8 New Year’s Resolutions For People Living With HIV
2016 was a year marked by a number of breakthroughs in HIV research. And while you can’t control the rate of scientific progress in the new year, you do have the tools to help ensure that you can live a long and healthy life no matter where you are on your HIV journey.
As we know, New Year’s resolutions have gotten a bad reputation because they so often fail. We take on too many, procrastinate, or adopt someone else’s resolutions that don’t truly resonate with our own goals. So, rather than thinking of the following tips as resolutions, we can think of them as 8 small steps to achieving a healthier lifestyle.
1. Get Tested Today
With an estimated 200,000 Americans still undiagnosed for HIV, the need for universal screening has never been stronger. It’s also never been easier to get tested. The options for testing include next-generation combination antigen/antibody tests endorsed by the CDC. This simple, finger-prick test can effectively cut the window period from an average of four weeks to as little as 12 days. Rapid testing can offer you results within as little as a minute’s time.
2. Find Good Medical Care
HIV is a lifelong condition, but one that can be effectively treated and which demands consistent medical oversight. Treatment failure is largely a by-product of inconsistent care.
The barriers to HIV care are often complex, particularly for those unable to afford the high cost of HIV treatment. But there are always solutions, not only for lower income individuals but also for anyone struggling to pay for their drugs or health insurance premiums. Start by learning what assistance programs you may be qualified for and explore new strategies for finding low-cost insurance coverage, whatever your income bracket.
3. If Diagnosed, Start HIV Therapy Today
If you find out that you are HIV-positive, you should begin treatment right away. No longer is it recommended that antiretroviral drug treatment be delayed until a person "needs" it. Today, treatment on diagnosis ensures a healthier, longer life, and reduces the risk of onward exposure.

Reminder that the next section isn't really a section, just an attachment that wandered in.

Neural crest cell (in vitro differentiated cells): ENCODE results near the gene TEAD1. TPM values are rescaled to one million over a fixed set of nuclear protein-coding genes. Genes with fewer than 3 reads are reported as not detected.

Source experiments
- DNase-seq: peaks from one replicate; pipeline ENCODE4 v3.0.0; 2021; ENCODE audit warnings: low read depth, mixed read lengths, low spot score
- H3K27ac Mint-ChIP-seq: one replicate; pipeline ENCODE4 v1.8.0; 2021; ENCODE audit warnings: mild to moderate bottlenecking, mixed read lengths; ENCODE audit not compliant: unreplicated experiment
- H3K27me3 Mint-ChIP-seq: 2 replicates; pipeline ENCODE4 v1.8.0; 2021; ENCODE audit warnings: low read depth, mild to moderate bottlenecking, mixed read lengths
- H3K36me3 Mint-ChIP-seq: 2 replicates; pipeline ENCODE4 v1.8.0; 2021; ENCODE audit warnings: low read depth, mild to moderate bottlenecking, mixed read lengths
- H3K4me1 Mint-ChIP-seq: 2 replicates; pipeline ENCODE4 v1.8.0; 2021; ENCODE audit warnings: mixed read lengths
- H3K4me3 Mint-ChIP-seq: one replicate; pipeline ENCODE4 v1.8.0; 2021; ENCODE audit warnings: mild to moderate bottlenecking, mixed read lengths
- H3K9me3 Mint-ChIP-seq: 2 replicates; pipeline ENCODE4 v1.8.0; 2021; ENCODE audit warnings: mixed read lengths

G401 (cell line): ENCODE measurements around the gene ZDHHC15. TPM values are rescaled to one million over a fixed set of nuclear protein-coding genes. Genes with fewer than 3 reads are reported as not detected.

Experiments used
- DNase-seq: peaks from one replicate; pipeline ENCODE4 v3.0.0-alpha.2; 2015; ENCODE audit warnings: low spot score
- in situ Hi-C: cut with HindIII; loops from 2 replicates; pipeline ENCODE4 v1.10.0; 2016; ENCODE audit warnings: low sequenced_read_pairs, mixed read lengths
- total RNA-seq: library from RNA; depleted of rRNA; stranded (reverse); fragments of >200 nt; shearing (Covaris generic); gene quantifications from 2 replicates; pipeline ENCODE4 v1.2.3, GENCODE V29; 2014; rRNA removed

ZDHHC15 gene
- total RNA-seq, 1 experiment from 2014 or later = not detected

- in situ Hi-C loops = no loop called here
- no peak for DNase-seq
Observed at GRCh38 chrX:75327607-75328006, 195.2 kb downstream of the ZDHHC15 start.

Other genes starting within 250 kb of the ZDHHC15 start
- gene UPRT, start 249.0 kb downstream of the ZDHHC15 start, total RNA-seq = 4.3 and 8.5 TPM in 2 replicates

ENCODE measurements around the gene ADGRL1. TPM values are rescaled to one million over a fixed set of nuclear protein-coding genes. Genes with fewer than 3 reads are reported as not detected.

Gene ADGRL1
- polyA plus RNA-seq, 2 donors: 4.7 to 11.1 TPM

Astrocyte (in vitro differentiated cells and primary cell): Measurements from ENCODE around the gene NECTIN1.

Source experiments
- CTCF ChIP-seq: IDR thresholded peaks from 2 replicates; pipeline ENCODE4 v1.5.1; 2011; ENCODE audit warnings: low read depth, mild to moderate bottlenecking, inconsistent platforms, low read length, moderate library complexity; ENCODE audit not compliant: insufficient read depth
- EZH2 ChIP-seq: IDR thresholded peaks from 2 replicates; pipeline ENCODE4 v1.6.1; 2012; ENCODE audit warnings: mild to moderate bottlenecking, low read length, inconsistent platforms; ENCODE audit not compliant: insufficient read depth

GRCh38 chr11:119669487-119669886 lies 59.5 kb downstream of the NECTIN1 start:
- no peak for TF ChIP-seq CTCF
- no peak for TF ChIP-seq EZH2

If you’ve started treatment in the past, but have fallen off your medication cycle, the New Year can be a good time to make the goal to get back on track. Remember that effective ART depends on medication adherence—taking HIV medicines every day and exactly as prescribed.
Your first step can be to find a doctor who specializes in HIV treatment and an insurance plan that can cover treatment costs.
4. Get and Stay Undetectable
Once you’re on treatment, the goal is to lower your viral level to the point that it becomes undetectable in your blood. Once you are undetectable, you are only four percent likely to transmit HIV to your partner, and that is given specific circumstances.
Only 65 percent of Americans on HIV therapy are able to achieve undetectable viral loads today because they fail to adhere to proper treatment. The consequence of continued failure can be enormous, both from a population and an individual perspective. Research from the U.K. Collaborative HIV Cohort (CHIC) Study, in fact, suggests that the failure to achieve viral suppression can shorten life expectancy by as much as 11 years.
5. Know Your T-Cell Count and Get Your T-Cells up
As an HIV infection progresses, the number of your CD4 cells decline. When the CD4 count drops below 200 due to advanced HIV disease, a person is diagnosed with AIDS, and at that point it can be hard to ever get those CD4 cells back up to a healthy level. That’s why it’s crucial that you know your CD4 count. If it’s low, then you can talk to your doctor about ways to bring it back up.
6. Talk To Your Friends & Partners About PrEP
There really is no such thing as being overly cautious when it comes to HIV. HIV pre-exposure prophylaxis (PrEP) is a preventive once daily antiretroviral pill, which can reduce HIV infection by as much as 92 percent. This past year, over 79,000 people were prescribed PrEP, and that number seems to only be rising.
Co-pay assistance programs are available to those who qualify, making access to PrEP far easier for those denied treatment by their insurance. Medicaid and medical programs also offer PrEP. If you are interested in learning more about PrEP, this is a great resource to read stories from people who have tired or who are currently trying the drug.
7. Re-Examine Your Diet
HIV is associated with inflammation, which can then lead to many diseases from heart disease to cancer to depression. HIV-positive people are more likely to have heart disease as they age. In order to ensure a long and healthy life, it’s vital to quit smoking, cut back on drinking, get exercise, and follow an HIV-friendly diet. For more ideas on how to eat healthy while living with HIV, look here.
8. Get Involved
Become an advocate for people living with HIV by joining local community groups, online forums, or national groups like AVERT. Getting involved will make you feel like you are making a difference in a cause that directly affects you and will also help you deal with the depression and isolation that people who are HIV-positive can sometimes experience.